Why does he have to lie? And the other thing is simply coming across as a nice guy to be likable.


Yeah, you have no idea how many people came up to me after the.


Well, I was expecting, you know, just this really awful person, you know, eating babies and spitting fire and, you know, horns on his head and tail and all that sort of nice guy.


Nice guy.


So I thought you'd be eating babies during a debate. Everyone knows that, for that matter. Yes, of course. After the debate right now. But those are, in fact, the two things really that make an immediate impact. I mean, I'm not I'm not trying to suggest that science solid science education doesn't help in the long term. I think it does help. It's absolutely necessary. But if you want to get the first wedge, the first thing that makes somebody take you seriously, think doubt what what they've been thinking for a long time.


You don't do it through rational arguments and evidence. You do it through being likeable and hopefully catching your opponent into behaviors that are not appropriate.


So I have some pretty strong feelings about debate anyway.


Yeah, I mean, when you think about it, when was the last time any scientific issue was decided by debate? Right.


I mean, why are, you know, debate policy, debate matters of opinion, but it's ridiculous to debate whether the earth is ancient or.


Yeah, I mean, you're absolutely, absolutely right. But on the other hand, as you said earlier, this is not a debate about science. This is about a debate of it's a debate about making certain people better appreciate. So it's about education. Not not not the science.


So one of the things the first thing that I quickly started doing during the Betties, I started out, for instance, debating new English for from the Institute for Creation Research, good old, chronically cold, good old, good old.


And doing the first thing I would do, which would take some of these wind off, is I want to make clear that this is not a debate about science. This is just a bit about policy. And in that sense, you're doing exactly what political candidates are doing. You're any fat.


Analogously, you're winning and losing in debate, not on the substance, but on whether you are likable and, you know, in your, you know, articulate and you're nice and so on and so forth. Unfortunately, that is the situation. Yes, it is about persuasion, not about exactly at that level.


Yeah, it hasn't. It is not only about persuasion.


If if you if you feel compelled to debate even creationism or global change or whatever. Be very careful about the question that you're debating, and it should not be things that are empirically determined, you can you can talk about the nature of science and is does creation science or does intelligent design fit the precepts of science? You know, it hasn't.


I'd love to hear that. Has intelligent design illuminated anything about biology?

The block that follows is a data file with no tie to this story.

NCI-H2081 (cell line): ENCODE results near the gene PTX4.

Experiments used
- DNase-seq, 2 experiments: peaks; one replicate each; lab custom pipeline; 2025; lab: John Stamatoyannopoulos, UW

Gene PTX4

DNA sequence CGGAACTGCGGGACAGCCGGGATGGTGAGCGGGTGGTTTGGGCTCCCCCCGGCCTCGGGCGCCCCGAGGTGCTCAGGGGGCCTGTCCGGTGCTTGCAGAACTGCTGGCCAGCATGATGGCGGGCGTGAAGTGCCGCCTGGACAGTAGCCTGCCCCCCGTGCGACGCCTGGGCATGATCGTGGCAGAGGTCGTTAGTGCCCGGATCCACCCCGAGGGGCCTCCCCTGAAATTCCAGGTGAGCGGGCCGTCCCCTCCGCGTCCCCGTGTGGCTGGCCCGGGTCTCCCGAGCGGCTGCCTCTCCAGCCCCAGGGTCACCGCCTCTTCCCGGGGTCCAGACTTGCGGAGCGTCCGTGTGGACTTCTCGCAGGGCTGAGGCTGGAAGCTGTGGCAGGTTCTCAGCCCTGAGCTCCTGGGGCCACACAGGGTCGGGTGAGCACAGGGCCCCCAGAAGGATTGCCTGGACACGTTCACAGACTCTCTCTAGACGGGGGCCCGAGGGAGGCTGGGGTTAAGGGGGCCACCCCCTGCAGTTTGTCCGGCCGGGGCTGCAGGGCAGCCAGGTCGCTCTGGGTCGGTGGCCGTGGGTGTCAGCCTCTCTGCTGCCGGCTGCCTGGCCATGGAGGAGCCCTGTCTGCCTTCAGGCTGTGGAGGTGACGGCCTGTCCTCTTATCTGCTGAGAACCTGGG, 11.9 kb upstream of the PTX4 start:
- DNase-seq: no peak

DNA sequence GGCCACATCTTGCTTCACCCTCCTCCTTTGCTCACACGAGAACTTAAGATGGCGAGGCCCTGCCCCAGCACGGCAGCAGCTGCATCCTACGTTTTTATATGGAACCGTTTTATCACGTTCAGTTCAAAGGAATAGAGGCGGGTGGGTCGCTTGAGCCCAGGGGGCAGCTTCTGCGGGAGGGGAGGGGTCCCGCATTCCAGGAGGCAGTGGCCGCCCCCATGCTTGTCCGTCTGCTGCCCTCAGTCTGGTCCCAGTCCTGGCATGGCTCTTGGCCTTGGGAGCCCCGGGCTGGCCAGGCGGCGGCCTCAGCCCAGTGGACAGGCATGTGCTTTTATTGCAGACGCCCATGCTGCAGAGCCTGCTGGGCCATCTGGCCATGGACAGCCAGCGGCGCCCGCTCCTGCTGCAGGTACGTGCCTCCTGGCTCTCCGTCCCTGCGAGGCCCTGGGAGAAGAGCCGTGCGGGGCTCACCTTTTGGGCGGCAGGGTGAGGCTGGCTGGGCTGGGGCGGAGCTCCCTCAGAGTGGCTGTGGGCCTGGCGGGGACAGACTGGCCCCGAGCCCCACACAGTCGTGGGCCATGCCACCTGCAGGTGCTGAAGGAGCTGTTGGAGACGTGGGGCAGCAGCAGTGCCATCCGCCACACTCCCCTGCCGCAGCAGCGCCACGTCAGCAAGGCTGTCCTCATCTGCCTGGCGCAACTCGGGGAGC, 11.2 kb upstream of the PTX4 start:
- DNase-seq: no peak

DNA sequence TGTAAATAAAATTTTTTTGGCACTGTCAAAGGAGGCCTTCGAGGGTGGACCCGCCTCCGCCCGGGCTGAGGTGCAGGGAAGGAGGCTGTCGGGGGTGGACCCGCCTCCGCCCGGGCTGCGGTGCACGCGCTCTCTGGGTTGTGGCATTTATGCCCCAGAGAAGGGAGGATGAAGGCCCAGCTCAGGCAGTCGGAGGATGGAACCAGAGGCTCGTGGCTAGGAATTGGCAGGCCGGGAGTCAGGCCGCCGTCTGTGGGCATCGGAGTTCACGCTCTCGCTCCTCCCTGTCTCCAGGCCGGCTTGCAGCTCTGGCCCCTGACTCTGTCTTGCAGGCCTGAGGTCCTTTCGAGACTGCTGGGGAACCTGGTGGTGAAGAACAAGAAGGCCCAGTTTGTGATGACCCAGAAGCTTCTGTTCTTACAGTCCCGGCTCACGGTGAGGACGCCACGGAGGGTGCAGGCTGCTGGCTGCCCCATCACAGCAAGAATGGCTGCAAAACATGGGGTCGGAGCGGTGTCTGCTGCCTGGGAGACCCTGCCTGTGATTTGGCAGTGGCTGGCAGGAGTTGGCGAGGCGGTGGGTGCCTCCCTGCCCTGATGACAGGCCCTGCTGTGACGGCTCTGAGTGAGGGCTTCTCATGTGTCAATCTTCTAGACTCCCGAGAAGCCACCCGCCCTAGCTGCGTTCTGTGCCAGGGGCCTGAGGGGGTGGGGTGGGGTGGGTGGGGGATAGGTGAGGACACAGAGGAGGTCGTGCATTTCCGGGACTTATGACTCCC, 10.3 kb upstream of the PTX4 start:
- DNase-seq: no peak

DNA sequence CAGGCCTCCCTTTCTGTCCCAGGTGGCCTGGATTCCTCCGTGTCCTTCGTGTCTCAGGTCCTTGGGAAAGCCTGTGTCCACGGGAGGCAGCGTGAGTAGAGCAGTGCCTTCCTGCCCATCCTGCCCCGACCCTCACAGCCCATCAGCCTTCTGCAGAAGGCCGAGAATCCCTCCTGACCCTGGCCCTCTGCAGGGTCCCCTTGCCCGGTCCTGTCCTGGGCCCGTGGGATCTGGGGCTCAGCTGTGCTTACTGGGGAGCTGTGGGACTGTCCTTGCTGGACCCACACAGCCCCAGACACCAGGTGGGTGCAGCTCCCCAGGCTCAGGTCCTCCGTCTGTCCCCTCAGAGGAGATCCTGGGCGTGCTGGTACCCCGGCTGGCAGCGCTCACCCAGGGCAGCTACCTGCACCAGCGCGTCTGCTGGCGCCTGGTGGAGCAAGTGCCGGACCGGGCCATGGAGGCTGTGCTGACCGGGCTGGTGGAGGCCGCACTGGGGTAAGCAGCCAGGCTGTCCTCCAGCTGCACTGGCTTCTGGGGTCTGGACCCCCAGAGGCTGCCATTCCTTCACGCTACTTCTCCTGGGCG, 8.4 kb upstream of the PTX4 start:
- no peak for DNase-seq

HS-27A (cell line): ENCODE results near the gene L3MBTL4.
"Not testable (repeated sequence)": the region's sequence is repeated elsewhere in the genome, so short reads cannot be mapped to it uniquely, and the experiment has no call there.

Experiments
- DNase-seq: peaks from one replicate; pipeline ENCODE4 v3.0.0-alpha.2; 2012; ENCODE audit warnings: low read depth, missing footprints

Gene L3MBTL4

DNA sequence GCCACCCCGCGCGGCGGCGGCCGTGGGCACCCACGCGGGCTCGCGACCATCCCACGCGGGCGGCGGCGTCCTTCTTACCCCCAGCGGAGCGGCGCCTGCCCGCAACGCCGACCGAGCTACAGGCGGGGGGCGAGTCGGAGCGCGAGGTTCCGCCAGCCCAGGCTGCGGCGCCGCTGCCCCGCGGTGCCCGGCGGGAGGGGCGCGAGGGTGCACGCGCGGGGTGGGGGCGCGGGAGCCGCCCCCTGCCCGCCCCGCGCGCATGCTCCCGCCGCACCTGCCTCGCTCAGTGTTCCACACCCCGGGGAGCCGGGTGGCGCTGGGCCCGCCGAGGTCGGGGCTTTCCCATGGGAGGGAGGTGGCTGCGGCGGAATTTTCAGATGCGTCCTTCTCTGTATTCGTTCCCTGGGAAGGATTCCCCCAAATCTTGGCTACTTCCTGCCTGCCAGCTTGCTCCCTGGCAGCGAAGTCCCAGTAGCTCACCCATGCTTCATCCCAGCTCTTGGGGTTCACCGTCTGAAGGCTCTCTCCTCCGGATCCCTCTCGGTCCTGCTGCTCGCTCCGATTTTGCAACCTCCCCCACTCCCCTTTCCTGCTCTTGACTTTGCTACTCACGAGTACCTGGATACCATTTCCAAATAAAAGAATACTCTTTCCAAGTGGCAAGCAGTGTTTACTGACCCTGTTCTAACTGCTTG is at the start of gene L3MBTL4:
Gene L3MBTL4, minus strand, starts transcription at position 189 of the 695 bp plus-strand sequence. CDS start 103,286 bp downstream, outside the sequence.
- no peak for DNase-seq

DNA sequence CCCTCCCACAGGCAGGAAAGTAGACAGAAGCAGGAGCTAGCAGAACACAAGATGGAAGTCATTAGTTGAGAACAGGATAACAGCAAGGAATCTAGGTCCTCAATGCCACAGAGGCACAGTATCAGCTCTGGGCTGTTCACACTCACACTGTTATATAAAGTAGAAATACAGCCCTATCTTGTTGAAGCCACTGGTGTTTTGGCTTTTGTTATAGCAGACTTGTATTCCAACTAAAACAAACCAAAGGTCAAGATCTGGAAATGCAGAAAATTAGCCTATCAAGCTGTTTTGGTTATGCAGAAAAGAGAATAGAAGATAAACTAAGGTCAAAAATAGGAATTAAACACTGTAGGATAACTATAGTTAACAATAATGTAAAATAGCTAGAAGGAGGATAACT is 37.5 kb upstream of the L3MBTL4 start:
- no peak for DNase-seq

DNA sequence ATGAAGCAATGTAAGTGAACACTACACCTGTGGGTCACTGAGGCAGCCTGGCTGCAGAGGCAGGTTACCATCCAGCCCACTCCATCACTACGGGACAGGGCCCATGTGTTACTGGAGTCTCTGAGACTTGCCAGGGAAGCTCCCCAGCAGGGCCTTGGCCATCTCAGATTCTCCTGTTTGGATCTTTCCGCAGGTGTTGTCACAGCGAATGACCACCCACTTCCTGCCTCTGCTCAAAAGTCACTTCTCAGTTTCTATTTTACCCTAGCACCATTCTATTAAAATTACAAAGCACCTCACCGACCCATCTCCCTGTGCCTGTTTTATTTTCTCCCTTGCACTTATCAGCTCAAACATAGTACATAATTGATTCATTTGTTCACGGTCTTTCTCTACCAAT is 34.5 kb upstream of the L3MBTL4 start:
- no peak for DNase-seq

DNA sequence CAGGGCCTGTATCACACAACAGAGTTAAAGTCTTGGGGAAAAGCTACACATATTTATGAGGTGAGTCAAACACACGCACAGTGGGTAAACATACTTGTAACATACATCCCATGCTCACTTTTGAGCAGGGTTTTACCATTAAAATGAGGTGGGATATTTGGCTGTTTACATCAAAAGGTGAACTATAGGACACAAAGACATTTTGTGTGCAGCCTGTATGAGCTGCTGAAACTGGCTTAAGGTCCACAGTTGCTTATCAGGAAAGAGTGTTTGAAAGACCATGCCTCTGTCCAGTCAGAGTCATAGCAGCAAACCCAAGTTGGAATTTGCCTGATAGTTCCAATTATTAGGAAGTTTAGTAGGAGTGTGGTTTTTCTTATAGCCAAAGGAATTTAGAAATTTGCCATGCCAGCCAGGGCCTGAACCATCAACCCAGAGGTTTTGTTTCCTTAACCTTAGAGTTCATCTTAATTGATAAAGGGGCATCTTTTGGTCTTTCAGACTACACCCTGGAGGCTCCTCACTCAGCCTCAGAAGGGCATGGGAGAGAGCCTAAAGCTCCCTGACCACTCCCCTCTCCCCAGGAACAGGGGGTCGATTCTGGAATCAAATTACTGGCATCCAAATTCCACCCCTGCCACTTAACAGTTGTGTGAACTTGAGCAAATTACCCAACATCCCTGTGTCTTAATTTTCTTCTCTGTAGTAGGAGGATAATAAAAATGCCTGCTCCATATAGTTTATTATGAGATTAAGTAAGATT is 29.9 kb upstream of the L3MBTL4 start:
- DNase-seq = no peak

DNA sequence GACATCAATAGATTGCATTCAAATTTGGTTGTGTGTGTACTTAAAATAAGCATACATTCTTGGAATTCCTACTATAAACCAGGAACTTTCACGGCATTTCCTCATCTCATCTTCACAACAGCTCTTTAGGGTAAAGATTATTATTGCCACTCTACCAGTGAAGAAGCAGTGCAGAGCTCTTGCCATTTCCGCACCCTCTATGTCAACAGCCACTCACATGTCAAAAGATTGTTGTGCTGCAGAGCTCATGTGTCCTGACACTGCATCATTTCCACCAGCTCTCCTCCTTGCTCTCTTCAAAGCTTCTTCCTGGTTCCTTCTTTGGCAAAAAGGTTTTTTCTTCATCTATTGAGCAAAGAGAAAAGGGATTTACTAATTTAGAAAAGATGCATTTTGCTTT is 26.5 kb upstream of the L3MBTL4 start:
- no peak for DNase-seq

I mean that of course, there is no shortage of it. Everyone was debating whether living things have common ancestors.


Is is a is a dumb thing to debate.


I would agree. I don't get me started on debates. Well, we're going to wrap up this section of the podcast, but we're going to move on now to the rationally speaking PEX.


Welcome back. Every episode, we pick a suggestion for our listeners that has called our rational fancy. This time we ask our guest, Eugenie Scott of the National Center for Science Education, for her suggestion since we've been talking about NBC's new climate change initiative.


I want to mention a website that I encountered that I think is really, really interesting, you know, for refuting creation science or intelligent design. We've got Talk Origins Dog, a comparable site I would like to recommend is skeptical science that come it lists the top 160 or plus or minus anti global warming arguments and very clear refutations at two levels, sort of the basics and the intermediate level. So check it out. Oh, excellent.


Hopefully someone, some enterprising developer, will make an iPhone or Android app for that.


There is what there is to have it now.


So it's been a pleasure to have you here, Gina, and I'm really looking forward to seeing what you guys do with this new initiative.


And I look forward to checking back in with you guys in a few months to year and to see how much you've learned and whether your armor is still intact or is in tatters from the the fight that I'm sure is going to ensue.


But I know you guys will handle it beautifully. Well, maybe in the future, some time you can have our climate scientists done. I'll introduce you to him when he takes office next.


Oh, that'd be excellent. Thank you for inviting me. Such a pleasure. And I'll also add in closing that our listeners can go to NCC Dotcom, the official website for the National Center for Science Education, to learn more about the upcoming Climate Science Initiative, as well as all the other wonderful work that NASA does.


This concludes another episode of rationally speaking. Join us next time for more explorations on the borderlands between reason and nonsense.


The rationally speaking podcast is presented by New York City skeptics for program notes, links, and to get involved in an online conversation about this and other episodes, please visit rationally speaking podcast Dog. This podcast is produced by Benny Carlin and recorded in the heart of Greenwich Village, New York. Our theme, Truth by Todd Rundgren, is used by permission. Thank you for listening.